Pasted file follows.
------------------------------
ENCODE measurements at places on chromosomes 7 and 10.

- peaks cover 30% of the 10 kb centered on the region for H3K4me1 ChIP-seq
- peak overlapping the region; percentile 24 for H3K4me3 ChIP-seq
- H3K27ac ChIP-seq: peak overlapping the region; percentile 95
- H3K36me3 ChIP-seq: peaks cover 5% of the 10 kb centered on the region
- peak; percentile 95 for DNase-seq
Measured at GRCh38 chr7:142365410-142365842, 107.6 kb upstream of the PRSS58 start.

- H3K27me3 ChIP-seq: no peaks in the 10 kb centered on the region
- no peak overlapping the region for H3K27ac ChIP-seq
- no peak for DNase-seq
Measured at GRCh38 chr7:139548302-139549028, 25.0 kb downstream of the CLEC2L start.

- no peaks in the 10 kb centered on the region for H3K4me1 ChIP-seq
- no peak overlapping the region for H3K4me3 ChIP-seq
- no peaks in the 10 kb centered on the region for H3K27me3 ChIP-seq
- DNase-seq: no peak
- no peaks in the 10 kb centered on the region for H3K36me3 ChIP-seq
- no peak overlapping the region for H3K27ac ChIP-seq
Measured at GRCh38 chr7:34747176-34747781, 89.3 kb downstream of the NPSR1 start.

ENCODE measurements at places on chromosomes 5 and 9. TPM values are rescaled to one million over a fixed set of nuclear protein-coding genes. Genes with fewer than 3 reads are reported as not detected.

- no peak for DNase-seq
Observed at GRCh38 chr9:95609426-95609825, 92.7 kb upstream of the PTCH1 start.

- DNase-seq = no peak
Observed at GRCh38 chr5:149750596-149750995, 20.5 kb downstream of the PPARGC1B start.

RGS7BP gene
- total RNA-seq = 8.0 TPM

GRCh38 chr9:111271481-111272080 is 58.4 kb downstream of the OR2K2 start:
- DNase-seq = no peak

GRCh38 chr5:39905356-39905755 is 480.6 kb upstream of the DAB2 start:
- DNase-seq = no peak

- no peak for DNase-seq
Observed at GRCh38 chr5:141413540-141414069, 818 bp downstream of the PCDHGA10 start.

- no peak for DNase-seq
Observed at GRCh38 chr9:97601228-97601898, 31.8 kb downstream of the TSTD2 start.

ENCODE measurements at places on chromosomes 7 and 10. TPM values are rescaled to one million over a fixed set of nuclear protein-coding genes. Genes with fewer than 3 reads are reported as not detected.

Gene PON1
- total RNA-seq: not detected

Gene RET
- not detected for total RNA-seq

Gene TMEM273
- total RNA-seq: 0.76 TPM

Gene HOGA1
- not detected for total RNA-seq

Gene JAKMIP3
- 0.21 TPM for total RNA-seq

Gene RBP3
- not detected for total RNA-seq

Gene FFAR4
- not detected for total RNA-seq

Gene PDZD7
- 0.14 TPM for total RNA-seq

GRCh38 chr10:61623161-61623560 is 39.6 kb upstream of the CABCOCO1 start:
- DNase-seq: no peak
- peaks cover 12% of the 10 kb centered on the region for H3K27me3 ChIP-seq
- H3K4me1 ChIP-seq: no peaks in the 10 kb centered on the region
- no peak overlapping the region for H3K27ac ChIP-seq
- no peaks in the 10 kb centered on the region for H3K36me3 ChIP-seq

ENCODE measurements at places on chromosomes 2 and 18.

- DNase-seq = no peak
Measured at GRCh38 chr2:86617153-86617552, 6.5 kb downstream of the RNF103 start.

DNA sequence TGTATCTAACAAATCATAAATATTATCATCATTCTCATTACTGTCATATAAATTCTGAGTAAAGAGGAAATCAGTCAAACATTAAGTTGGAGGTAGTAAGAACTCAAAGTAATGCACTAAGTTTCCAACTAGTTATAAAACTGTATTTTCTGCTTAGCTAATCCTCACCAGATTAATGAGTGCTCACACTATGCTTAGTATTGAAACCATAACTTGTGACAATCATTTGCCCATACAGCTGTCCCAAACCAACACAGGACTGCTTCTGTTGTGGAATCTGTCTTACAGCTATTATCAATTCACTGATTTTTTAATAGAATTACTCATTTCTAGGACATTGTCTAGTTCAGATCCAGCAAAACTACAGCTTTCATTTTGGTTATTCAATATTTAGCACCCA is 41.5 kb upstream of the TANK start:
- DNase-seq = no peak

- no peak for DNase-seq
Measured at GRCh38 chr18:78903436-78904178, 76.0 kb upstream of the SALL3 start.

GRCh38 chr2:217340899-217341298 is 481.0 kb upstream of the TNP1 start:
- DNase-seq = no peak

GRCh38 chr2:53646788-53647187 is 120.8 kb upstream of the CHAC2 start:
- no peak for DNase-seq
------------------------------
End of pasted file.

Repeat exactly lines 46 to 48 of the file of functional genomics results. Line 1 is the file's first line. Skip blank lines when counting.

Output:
- not detected for total RNA-seq

Gene FFAR4
- not detected for total RNA-seq